Motherhood, Martyrdom and Costco Runs, by Whitney Dineen

There was a moment several years ago, when I’d struck up a conversation with another mom at the local playground. My towheaded two-year old had been playing nicely with her two young daughters, and we were sharing parenting nostalgia while we watched our children frolic in the early morning sunshine.

All had gone well, until I made the grave mistake of being completely honest with this woman, who didn’t know me, granted. But we’d been conversing about temper tantrums and meltdowns, and I asked her, “Do you ever feel like you want to just go running outside into the street, screaming at the top of your lungs?” She quickly assured me that NO, that had never happened to her, she never felt the need to run away from her precious little angels, and made sure to hastily plop those two angels inside their double-wide stroller, leaving me and my honesty in the dust.

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Reading Whitney Dineen’s latest novel about her own experiences with parenthood, womanhood, and all things Costco, reminded me of that moment and several others I’ve had in my parenting journey. The moments where we don’t feel we’ve really earned that Mommy Gold Star. So often, I feel as though we’re told to put on this brace face, to never show the true colors of what’s going on in our lives, especially if it’s not considered “favorable”. The truth is, life isn’t perfect. There is no sugar coating how hard it can be to shape and mold the future. Dineen tells us about it in a way that brings emotional humor and depth to what’s really happening.

In so many of her reflections, it’s apparent how much her daughters have shaped who she is today, even if at times she laments a little on the freedom she used to have before they were in the picture. Such an honest, candid response. Yet, she appreciates the impact they’ve had on her. It’s particularly touching how she goes into detail on the struggles she had to conceive, her own postpartum experiences. A voice for mothers everywhere who often feel alone, fearful of judgement.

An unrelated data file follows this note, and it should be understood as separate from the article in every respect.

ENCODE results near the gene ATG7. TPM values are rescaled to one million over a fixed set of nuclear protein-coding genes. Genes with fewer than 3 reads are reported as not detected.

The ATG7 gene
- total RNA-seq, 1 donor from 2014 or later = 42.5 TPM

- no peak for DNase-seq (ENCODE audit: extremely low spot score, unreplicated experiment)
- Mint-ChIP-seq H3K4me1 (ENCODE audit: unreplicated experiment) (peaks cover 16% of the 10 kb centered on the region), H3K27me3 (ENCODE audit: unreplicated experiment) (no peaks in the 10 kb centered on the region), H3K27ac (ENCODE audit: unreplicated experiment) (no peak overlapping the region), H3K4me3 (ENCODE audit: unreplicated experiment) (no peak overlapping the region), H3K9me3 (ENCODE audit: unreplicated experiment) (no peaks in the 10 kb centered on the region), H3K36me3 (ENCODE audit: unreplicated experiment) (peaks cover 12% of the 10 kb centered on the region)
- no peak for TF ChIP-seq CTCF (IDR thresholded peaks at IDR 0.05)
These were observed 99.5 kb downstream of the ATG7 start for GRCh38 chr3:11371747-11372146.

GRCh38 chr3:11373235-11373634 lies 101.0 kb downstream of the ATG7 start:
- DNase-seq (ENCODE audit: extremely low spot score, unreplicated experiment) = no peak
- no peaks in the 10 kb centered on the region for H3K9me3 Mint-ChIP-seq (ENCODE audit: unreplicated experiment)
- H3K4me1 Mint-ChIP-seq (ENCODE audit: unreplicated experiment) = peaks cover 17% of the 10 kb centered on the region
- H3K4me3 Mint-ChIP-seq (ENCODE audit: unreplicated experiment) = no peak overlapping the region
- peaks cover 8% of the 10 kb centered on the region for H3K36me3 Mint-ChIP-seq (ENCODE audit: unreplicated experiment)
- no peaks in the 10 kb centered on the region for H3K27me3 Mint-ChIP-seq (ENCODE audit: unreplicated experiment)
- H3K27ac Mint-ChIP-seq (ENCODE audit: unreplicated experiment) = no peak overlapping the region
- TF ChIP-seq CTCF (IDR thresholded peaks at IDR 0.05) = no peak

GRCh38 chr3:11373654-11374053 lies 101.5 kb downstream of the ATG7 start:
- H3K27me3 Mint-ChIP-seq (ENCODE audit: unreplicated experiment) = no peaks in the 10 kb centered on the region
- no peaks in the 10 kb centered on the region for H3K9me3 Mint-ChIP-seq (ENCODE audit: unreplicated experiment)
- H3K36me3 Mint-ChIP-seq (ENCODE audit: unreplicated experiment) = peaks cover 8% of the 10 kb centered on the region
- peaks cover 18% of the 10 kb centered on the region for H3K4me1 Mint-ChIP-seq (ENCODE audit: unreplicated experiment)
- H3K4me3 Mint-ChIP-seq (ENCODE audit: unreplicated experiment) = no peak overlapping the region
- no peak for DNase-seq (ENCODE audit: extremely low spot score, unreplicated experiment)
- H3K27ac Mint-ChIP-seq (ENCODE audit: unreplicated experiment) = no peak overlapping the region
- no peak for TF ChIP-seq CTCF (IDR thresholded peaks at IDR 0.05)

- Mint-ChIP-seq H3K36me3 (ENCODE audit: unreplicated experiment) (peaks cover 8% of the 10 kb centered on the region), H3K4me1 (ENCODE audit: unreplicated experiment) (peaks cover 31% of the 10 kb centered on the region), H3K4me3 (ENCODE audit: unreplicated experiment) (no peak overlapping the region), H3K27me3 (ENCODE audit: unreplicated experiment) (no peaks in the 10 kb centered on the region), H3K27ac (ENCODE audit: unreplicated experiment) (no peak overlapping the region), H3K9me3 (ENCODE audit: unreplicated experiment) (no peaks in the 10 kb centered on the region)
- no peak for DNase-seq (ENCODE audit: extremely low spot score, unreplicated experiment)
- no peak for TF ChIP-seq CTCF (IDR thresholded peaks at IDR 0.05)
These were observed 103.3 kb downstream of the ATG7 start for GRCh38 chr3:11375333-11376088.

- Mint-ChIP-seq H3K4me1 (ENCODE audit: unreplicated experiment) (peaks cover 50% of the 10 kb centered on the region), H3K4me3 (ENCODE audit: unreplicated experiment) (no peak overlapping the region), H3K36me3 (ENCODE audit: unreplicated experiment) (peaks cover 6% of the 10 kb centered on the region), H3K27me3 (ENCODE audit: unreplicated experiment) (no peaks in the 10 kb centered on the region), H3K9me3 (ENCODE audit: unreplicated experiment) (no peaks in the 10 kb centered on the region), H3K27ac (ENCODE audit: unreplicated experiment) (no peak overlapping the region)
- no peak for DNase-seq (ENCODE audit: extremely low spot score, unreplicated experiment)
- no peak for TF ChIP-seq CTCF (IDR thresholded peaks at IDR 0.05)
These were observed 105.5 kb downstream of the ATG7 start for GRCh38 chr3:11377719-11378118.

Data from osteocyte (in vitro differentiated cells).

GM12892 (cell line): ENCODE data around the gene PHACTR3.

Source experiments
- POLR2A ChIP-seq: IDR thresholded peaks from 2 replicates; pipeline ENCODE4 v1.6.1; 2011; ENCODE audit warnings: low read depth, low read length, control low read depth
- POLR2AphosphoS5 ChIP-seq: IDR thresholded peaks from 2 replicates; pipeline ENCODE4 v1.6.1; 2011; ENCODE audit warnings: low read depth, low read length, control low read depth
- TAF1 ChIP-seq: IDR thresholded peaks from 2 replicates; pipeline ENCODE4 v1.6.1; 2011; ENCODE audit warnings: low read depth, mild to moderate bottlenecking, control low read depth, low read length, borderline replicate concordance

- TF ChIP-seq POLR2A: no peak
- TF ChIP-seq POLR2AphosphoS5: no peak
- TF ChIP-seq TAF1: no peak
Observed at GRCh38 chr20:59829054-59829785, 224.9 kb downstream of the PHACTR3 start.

And Costco! I laughed hard when I read the moments that happen in Costco, and could totally relate to the bathroom woes she deals with every single time she steps foot inside of a Costco. She has to map out her shopping route in order to incorporate a stop (or two, or three) to the bathroom, because her girls just can’t help themselves. Or the multitude of questions they always ask Dineen, the questions no parent wants to answer. Then there’s the conversations she’ll have with her husband, or her mother. Even the Costco check-out guy. It’s just all so funny!

This is a must-read for any parent- those who have been in the trenches long enough to know when to duck and cover, to those who are just starting out. And while I never saw that mom at the playground ever again (most likely, she was trying to avoid me at all cost), if I were able to see her now, I’d totally give her Motherhood Martyrdom and Costco Runs as a loving gift, from one mom to another.

Originally reviewed for Chick Lit Central

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